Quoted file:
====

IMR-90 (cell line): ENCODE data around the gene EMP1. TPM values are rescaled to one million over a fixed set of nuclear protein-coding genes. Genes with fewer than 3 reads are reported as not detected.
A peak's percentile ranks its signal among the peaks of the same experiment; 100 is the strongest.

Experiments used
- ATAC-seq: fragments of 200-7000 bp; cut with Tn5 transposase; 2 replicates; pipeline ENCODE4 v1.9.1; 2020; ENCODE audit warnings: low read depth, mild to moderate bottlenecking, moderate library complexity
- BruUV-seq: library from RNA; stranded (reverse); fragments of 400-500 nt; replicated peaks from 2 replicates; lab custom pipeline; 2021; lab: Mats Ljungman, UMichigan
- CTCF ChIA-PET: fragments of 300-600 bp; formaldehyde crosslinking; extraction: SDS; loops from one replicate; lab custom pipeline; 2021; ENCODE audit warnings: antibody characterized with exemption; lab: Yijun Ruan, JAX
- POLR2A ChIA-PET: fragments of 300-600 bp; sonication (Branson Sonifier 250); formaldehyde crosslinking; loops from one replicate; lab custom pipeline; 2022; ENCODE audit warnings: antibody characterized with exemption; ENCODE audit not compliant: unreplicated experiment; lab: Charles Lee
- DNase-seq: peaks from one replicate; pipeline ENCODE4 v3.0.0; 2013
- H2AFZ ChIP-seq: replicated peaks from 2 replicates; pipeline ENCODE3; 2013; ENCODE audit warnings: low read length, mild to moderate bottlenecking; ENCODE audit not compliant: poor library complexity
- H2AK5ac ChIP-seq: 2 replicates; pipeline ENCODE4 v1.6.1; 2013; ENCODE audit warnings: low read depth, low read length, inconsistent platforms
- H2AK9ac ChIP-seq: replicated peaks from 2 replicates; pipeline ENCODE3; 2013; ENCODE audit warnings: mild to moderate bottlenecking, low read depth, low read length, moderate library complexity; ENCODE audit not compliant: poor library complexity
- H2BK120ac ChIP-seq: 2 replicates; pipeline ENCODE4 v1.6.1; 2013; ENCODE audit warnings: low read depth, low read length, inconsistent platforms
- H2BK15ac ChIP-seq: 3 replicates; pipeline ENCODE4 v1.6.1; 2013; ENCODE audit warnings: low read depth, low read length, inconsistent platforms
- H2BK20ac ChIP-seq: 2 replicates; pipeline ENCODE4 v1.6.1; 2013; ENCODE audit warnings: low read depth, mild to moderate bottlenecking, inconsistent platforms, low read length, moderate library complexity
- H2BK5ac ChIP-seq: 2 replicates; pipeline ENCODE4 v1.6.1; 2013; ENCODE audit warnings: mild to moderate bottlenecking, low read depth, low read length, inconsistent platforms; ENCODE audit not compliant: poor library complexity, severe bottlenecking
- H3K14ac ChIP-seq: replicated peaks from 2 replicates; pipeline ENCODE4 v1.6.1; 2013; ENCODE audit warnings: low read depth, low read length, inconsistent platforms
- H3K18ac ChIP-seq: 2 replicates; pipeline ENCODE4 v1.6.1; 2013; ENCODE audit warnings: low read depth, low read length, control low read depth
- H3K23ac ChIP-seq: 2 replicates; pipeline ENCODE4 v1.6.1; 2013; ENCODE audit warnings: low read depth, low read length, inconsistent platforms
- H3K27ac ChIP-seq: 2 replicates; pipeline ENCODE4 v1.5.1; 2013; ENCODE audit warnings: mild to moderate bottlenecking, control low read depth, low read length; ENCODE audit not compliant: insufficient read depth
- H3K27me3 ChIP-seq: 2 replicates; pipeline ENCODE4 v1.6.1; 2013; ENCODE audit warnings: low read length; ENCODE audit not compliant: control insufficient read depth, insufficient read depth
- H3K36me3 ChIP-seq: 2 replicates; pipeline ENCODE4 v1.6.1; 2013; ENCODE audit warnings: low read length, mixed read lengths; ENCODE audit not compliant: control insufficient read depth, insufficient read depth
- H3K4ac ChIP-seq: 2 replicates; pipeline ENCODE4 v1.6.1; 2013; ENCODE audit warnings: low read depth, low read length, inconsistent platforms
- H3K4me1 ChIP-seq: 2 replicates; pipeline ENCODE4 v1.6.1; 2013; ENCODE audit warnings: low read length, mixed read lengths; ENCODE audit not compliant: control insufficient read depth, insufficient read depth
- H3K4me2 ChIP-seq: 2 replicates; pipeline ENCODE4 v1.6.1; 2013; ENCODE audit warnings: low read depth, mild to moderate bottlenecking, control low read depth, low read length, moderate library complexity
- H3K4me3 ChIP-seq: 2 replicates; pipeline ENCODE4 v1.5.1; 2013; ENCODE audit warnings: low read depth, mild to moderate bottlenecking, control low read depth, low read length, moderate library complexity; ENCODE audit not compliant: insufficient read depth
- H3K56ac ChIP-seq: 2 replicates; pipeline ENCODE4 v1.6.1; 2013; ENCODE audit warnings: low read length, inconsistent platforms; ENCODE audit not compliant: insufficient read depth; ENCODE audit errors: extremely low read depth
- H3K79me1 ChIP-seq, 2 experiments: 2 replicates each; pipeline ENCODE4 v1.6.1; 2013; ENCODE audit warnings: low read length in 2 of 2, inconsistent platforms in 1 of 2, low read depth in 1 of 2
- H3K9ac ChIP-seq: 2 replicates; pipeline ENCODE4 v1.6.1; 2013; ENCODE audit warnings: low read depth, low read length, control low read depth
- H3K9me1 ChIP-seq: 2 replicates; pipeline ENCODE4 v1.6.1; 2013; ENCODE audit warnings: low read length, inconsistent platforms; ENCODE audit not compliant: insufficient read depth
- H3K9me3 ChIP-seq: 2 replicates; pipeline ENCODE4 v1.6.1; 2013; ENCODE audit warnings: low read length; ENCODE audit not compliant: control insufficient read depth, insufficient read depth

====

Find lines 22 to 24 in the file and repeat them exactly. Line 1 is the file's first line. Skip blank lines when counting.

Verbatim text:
- H3K4ac ChIP-seq: 2 replicates; pipeline ENCODE4 v1.6.1; 2013; ENCODE audit warnings: low read depth, low read length, inconsistent platforms
- H3K4me1 ChIP-seq: 2 replicates; pipeline ENCODE4 v1.6.1; 2013; ENCODE audit warnings: low read length, mixed read lengths; ENCODE audit not compliant: control insufficient read depth, insufficient read depth
- H3K4me2 ChIP-seq: 2 replicates; pipeline ENCODE4 v1.6.1; 2013; ENCODE audit warnings: low read depth, mild to moderate bottlenecking, control low read depth, low read length, moderate library complexity